Angus of Metz
Angus of Metz is the name of the author of the Chronicle of the Saxon Wars, and the one who tells the story of Widukind. A young novice of the Benedictine Order in the monastery of Metz, Angus was an orphan, sponsored by the monks of the abbey since they found him at the doors of the church. He was abandoned by his mother in the hope of securing a better future for her child. From an early age, he became very fond of reading. With his teacher, Bernard of Mortrand, he learned Greek, Latin and Arabic, aided by his prodigious skill. However, in his adolescence, his passion for books and signs awakened the fears of his teacher, who decided to send him on a spiritual quest. Entrusted to the brothers of Cologne, Angus of Metz was accepted as a clerk in an evangelical mission whose ostensible purpose was the preaching of the Word of God. Among various assistants; some monks and brothers in charge of the mission, the company launches into the wild kingdom of ancient Germania. Once on its way, Angus will realize that the purpose of the mission is very different: Alfred of Durham will warn him that they had been sent to the heart of darkness in search of a heretic who preaches the mysterious Gospel of the Sword among the pagan peoples. Following this, Angus of Metz will become the instructor of the seven-year-old son of an important Saxon lord, who opposes the Carolingian domination. That child will be none other than Widukind.
Widukind, a Saxon leader and one of the heads of the Westphalian nobility, was the moving spirit in the struggles that the Saxons endured for their independence and heathen faith. The Frankish accounts of the Saxon Wars, colored by national feeling (?), is only an outline of Widukind's character. After Charlemagne’s victory in 777, Widukind fled to Denmark. Once there, he realized that opposition was futile at the moment. When Charlemagne was in Spain in 778, Widukind came back and, trusting the Saxon love of independence, organized a war of revenge. Saxon hordes plundered and devastated the region of the middle Rhine, and even threatened Fulda, so the monks fled, carrying the remains of St. Boniface. A Frankish army defeated the Saxons at Laisa and rescued the town. In 782, order seemed to be restored among the Saxons, and once again Widukind fled to Denmark. Though he did return once more when Charlemagne began his march toward home. The Wends also were incited to join the uprising. The hatred of the insurgents was directed against the churches and priests, and Willihad, the first Bishop of Bremen, was forced to temporarily abandon his missionary work. Widukind no longer had the entire Saxon nation on his side. A strong Frankish party had now sprang up, but the terrible punishment inflicted by Charlemagne on 4000 Saxons at Verden on the Aller greatly strengthened the national party among the Saxons. Widukind again fled to Denmark; after this he persuaded the inhabitants of the northern Elbe district and the Frisians to join the revolt.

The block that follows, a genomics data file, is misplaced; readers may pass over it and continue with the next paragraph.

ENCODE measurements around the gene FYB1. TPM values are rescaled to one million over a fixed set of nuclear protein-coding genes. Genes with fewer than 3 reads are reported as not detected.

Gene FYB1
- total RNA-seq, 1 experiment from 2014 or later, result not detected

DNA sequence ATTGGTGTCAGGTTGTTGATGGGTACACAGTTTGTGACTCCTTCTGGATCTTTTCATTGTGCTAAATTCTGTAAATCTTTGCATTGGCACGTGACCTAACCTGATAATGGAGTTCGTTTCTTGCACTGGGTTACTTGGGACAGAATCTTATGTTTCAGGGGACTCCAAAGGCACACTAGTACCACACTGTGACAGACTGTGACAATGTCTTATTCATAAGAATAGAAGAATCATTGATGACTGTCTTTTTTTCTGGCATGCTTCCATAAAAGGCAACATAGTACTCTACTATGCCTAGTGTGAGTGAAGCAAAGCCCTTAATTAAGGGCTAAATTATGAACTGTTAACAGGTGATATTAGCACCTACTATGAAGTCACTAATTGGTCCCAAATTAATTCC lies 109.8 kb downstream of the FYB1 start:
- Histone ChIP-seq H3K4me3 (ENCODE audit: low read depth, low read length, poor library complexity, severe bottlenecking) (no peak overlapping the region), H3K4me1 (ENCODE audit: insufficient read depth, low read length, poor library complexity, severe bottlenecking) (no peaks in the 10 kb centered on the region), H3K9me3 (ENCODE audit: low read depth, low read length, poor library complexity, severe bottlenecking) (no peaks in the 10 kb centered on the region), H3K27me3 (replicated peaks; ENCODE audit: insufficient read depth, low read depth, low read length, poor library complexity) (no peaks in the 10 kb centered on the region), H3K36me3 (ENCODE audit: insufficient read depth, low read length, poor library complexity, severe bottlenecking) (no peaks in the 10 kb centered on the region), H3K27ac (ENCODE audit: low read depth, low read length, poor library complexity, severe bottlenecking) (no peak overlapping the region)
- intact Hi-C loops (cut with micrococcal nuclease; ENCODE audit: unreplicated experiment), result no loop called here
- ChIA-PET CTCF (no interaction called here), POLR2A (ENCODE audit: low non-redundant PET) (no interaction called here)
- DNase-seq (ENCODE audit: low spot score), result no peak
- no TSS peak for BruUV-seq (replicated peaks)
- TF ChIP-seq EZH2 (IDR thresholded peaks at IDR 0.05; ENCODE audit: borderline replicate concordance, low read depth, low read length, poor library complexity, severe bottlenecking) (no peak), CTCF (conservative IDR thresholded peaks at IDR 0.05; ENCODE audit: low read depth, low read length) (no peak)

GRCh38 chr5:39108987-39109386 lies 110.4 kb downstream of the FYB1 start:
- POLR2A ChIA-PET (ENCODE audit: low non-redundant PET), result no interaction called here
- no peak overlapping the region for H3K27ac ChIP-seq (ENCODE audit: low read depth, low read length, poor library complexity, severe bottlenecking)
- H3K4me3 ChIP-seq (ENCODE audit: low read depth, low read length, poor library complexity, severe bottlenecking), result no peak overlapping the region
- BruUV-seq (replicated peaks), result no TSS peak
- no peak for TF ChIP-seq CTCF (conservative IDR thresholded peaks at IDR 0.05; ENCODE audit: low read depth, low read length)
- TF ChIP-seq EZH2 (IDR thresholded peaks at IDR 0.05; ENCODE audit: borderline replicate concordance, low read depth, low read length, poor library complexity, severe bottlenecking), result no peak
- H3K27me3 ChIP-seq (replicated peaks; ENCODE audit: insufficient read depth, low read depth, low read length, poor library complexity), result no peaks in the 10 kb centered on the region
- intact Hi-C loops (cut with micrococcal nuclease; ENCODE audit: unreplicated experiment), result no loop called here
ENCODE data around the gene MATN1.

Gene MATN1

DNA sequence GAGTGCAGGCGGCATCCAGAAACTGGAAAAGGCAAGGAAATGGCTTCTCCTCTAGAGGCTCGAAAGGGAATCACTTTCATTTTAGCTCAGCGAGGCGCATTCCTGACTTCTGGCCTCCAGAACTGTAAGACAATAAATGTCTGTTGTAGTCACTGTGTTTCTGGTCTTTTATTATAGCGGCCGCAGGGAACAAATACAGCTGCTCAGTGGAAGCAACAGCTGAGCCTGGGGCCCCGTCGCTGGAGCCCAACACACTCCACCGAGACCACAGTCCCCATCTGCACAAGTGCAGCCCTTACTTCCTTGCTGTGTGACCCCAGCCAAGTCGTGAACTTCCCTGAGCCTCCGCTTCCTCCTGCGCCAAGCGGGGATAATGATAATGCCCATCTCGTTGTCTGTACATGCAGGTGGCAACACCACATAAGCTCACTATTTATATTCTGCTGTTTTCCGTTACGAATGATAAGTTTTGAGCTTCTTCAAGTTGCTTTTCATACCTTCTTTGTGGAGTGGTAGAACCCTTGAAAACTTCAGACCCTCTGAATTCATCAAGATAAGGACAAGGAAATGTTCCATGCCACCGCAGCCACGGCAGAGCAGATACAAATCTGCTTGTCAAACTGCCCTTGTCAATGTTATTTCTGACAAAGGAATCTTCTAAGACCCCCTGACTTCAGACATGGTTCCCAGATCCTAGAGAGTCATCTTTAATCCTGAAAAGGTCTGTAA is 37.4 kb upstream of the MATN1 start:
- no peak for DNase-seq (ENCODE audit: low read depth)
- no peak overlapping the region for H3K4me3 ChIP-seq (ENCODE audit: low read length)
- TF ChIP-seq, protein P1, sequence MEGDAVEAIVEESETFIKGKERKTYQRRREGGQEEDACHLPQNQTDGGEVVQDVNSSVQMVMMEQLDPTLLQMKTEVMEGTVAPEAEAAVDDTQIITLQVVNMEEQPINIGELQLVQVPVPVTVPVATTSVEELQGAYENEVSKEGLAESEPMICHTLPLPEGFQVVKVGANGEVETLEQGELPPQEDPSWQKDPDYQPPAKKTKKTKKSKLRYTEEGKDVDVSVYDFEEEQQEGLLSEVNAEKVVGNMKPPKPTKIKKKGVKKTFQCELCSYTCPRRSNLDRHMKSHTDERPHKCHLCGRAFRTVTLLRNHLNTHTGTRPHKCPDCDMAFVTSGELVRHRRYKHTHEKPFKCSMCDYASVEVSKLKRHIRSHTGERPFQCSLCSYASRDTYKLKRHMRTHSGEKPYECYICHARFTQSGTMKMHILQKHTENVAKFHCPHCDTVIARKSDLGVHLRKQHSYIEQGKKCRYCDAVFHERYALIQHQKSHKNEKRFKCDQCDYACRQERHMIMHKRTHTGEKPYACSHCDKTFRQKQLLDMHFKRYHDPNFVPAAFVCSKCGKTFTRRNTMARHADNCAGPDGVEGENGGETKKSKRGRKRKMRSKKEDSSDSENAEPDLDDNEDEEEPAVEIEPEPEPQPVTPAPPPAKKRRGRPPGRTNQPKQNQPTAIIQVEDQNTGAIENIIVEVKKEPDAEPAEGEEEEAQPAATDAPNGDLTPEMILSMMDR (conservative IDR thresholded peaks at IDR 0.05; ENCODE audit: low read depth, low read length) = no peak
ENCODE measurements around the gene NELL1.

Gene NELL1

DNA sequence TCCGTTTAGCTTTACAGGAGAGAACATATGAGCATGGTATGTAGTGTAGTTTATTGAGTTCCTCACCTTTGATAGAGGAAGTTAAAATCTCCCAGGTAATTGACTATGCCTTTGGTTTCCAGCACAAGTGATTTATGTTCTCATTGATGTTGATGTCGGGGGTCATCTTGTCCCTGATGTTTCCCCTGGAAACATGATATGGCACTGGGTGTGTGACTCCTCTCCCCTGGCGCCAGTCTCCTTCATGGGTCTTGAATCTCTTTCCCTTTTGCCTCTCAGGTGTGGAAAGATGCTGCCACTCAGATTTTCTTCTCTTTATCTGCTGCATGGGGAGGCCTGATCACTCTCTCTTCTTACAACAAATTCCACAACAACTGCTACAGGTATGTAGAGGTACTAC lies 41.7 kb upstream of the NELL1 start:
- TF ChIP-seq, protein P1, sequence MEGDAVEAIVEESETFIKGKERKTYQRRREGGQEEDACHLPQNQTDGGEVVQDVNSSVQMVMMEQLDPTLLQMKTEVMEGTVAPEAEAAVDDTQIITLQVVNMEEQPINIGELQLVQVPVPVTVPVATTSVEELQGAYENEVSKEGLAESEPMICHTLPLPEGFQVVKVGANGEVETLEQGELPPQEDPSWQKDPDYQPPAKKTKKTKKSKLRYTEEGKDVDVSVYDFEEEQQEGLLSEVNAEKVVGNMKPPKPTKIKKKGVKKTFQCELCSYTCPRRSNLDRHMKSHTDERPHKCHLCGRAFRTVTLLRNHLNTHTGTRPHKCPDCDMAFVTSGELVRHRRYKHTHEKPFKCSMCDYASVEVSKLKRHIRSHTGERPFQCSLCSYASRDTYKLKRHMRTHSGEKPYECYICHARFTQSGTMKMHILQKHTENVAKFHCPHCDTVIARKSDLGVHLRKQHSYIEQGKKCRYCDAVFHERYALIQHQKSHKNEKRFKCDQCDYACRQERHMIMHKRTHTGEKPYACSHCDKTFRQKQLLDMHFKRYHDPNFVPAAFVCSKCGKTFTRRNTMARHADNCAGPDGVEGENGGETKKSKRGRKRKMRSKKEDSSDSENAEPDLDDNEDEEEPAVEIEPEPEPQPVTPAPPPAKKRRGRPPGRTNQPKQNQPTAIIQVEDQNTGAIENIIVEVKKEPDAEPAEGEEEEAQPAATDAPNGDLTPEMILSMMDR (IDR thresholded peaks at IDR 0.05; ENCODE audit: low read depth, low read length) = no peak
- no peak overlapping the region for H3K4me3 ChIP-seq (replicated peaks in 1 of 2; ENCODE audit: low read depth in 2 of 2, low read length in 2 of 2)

Arnauld of Goth
Angus of Metz describe some of those characters as follows in his Chronicle:
"There was a man, a venerable old man of the highest reputation among the Germanic Council, called Arnauld of Goth. He was Girard of Montsalvatge's most faithful supporter. I had heard the name a long time ago, sometimes mentioned in discussions of Metz. Oh, much is what will be told about his long hand and the power of his word. The name of Arnauld extends a shadow all over the whole manuscript, both wise and full of dark mystery...
But I must stop myself, since I do not want to confuse you, dear reader. He must have been very old at the time, as Alfred later confirmed to me, and even then his word and the strength of his faith were holy and almost legendary. He was celebrated for his wisdom, in addition to the fact that he was blind. Though some evil tongues had said that his disability was a punishment for his lust for knowledge at such an early age. But from all the monastery stories, the one that stood out was the severity and the relentless strength of spirit, which called for the struggle against paganism and against the presence of diabolical plans on Earth. This being the wisest of the prophecies of the End of times, on the Armageddon, the Apocalypse and the dangers of the millennium, whose presence would come, as we all know, surrounded by terrible and devastating diseases. His followers, however, asserted that Arnauld was the only man in the kingdom that had seen the Holy Grail, and because of this gift, he was a visionary who had the ability to see beyond the blindness of mortal men. His eyes saw that which nobody else could see."